June 1, 2012 in City

A street of dreams

City’s newest road honors Martin Luther King Jr.
By The Spokesman-Review
Tyler Tjomsland photoBuy this photo

Ivan Bush, left, smiles as he stands along the new Martin Luther King Jr. Way on Thursday after the dedication of the street in downtown Spokane.
(Full-size photo)

Spokane’s newest street carries more than traffic.

It holds legacy. And hope.

After decades of setbacks, the city has a grand stretch of a road named for slain civil rights leader Martin Luther King Jr.

It peels east from Division Street as an extension of Riverside Avenue to skirt traffic around the growing university district.

“It’s a fitting place to bestow such an honor,” the Rev. Percy “Happy” Watkins said on Thursday. “We have had a lot of frustrations over the years. We could just never find the right street because of this reason or that.

“Sometimes we almost gave up. But sitting here today, along this lovely boulevard, I’m glad we didn’t.”

More than 770 other communities have already named streets for King.

Following a Thursday street-opening ceremony led by Spokane Mayor David Condon, Watkins climbed into the rear seat of a 1954 Kaiser Manhattan driven by Kay Howard. They led a caravan of classic cars down the half-mile-long Martin Luther King Jr. Way that follows the contour of the Burlington Northern Santa Fe Railroad line.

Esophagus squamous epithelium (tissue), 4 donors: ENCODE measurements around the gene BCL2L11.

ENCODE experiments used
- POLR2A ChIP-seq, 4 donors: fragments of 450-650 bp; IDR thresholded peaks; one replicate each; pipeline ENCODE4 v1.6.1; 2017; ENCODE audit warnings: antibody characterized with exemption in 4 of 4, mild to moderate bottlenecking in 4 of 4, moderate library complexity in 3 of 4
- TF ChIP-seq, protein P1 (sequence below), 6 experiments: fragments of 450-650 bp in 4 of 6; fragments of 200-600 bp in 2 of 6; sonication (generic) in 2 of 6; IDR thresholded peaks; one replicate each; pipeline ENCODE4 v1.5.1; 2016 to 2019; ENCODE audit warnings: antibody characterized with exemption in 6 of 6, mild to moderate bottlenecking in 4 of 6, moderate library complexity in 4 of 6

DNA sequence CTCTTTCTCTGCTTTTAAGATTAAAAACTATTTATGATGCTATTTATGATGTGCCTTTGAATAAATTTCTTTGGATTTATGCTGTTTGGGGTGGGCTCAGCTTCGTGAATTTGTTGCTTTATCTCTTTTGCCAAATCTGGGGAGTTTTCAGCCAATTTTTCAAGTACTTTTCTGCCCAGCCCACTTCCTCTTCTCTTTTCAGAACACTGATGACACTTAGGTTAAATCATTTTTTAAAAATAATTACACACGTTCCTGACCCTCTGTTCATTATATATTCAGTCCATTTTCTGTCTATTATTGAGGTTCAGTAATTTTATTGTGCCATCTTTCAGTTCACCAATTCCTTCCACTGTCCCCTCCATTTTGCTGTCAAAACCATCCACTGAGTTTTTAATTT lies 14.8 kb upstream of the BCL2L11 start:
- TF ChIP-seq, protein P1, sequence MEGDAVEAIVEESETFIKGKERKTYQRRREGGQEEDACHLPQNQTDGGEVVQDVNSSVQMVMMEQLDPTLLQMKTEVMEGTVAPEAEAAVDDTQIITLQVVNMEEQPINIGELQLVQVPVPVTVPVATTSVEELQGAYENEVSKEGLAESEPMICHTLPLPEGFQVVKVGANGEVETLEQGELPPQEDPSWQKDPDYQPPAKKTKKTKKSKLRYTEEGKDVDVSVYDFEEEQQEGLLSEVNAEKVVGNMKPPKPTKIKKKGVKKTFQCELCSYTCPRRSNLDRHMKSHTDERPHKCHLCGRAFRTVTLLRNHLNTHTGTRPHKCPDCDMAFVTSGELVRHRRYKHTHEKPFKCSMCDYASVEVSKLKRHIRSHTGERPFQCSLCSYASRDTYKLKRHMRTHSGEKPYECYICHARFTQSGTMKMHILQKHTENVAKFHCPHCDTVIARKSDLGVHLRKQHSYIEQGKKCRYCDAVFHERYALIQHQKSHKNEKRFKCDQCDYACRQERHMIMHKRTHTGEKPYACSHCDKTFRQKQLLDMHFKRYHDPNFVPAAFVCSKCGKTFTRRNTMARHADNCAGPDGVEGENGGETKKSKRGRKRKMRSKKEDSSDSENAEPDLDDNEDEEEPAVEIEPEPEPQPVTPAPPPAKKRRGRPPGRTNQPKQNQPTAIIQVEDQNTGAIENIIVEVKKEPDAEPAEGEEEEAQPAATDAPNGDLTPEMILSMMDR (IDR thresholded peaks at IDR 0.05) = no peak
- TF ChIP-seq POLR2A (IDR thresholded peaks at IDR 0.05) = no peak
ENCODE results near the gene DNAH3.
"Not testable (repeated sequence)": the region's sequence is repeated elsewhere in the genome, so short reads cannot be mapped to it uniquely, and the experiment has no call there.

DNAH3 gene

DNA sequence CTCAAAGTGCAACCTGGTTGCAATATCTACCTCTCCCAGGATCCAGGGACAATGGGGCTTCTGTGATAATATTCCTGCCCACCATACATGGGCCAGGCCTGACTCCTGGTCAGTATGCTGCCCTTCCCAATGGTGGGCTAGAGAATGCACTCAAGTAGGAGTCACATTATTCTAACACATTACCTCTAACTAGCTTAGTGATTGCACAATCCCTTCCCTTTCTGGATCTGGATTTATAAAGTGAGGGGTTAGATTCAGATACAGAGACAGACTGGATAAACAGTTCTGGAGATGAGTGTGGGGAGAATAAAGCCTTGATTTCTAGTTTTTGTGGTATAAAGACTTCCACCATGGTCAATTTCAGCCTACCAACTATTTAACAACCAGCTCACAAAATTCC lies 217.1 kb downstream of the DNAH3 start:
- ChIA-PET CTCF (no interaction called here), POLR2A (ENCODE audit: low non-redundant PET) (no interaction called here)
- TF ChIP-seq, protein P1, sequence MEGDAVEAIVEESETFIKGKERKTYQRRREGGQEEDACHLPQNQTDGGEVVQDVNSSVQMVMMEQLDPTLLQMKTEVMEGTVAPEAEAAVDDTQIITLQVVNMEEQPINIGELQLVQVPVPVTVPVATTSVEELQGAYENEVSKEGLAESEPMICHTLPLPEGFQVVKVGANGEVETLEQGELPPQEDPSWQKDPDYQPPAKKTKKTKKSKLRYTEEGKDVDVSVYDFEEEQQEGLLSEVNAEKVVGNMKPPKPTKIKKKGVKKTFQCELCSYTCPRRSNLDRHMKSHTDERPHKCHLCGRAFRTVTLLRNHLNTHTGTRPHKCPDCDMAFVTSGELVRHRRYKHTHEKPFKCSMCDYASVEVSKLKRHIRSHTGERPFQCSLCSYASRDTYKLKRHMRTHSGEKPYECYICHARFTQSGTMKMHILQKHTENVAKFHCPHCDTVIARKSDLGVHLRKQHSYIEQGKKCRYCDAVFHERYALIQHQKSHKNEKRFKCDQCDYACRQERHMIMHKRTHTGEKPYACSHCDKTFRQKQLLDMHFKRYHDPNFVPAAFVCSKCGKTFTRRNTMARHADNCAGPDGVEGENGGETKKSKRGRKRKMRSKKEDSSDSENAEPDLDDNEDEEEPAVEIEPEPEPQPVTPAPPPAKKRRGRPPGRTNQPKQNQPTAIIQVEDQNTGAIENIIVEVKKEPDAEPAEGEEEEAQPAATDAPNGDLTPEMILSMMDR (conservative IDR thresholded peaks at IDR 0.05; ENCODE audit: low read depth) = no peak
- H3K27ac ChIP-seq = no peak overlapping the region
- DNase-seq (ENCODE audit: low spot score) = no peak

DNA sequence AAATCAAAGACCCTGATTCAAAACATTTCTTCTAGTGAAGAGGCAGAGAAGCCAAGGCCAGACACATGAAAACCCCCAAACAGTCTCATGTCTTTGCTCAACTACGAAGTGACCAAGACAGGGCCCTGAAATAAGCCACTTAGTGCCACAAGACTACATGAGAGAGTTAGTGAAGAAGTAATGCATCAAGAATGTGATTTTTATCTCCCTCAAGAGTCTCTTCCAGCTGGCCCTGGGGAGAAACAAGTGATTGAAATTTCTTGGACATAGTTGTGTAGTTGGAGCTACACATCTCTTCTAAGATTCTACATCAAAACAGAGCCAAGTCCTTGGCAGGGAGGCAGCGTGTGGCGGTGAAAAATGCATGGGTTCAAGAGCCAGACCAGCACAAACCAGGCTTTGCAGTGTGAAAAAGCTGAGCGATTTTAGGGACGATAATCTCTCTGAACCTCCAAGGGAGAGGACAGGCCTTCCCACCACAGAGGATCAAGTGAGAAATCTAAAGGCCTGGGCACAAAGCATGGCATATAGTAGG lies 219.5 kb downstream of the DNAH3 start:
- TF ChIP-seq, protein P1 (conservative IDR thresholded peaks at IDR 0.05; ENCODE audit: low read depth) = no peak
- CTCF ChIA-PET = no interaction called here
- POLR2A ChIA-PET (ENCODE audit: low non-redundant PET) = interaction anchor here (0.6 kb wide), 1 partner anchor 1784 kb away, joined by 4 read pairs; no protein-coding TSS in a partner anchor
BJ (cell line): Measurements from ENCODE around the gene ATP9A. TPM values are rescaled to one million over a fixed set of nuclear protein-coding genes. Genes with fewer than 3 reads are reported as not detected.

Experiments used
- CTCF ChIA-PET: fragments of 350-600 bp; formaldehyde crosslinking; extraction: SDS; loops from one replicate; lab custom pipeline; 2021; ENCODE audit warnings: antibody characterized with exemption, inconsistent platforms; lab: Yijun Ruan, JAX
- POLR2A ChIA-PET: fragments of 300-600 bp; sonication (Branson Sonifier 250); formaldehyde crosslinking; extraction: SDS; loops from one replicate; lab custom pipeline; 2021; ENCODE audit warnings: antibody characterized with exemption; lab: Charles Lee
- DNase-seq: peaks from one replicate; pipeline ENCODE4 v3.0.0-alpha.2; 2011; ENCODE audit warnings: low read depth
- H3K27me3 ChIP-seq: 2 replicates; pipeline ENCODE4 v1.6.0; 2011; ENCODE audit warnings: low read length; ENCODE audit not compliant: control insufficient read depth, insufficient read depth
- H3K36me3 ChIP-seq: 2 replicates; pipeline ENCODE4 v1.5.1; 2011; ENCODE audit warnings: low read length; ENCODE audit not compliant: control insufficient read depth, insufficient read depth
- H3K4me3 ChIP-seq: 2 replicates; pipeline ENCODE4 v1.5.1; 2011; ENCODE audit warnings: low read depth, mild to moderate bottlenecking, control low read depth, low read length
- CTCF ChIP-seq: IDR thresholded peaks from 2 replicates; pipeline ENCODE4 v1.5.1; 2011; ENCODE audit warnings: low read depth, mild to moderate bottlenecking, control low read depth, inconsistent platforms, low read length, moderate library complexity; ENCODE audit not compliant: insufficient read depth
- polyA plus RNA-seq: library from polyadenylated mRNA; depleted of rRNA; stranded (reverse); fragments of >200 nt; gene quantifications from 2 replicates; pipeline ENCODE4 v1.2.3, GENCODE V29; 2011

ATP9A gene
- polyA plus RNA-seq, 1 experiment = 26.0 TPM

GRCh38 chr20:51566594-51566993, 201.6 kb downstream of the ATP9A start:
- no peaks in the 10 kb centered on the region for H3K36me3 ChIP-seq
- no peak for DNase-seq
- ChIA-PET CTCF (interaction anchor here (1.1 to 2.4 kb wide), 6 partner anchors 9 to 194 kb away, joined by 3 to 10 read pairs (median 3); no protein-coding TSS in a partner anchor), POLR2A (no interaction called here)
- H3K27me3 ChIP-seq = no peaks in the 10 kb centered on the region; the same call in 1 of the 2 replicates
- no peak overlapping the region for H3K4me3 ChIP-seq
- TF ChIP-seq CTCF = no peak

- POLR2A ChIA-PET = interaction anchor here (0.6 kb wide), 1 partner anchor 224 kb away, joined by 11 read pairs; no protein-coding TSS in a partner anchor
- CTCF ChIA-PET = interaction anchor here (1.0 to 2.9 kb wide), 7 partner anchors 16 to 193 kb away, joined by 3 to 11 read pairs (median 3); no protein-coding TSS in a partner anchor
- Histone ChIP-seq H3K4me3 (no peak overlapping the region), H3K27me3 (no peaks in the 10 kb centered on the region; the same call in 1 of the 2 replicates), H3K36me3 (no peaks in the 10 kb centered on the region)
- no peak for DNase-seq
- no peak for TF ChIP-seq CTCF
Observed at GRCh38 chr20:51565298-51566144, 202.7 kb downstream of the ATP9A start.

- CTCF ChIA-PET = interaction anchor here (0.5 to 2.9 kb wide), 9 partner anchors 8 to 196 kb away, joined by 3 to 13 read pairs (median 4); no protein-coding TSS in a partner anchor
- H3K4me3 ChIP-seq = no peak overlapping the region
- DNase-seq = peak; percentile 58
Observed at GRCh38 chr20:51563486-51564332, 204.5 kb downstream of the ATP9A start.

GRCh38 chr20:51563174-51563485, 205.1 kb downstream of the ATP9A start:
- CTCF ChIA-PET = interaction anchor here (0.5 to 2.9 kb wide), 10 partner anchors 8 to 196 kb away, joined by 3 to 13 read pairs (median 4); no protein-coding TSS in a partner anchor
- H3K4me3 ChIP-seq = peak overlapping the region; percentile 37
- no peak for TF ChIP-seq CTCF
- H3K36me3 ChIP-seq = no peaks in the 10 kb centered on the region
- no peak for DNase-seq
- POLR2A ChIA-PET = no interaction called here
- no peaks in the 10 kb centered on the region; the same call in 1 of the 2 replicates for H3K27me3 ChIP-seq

Also called MLK Way by supporters, the opening is the culmination of a decade of political and construction work. A group of city and business leaders first approached U.S. Sen. Patty Murray about securing some federal dollars for such a project in 2002 as the broader plans for the Riverpoint Campus began to jell.

Road building began more than a year ago and cost $3.8 million.

The road is divided by a median planted with a type of sycamore called London plane, along with oaks and flowering cherry and pear trees. Decorative tall grasses and small shrubs dot the landscaping. It’s a functional design meant to look neat and perform its urban function of handling stormwater runoff and the occasional crowds of cars and people, said Ken VanVoorhis, owner of SPVV Landscape Architects.

In the fall the trees will turn crimson and yellow. Spring blossoms of the cherry trees at the start of MLK Way will be bright pink.

Eventually MLK Way will be extended. A second phase slated for construction next year will bring the road east and slip beneath the Hamilton Street Bridge and then link with Trent Avenue at Perry Street.

A third phase will include a pedestrian and bicycle bridge spanning the railroad tracks and linking the Riverpoint Campus with the area north of East Sprague.

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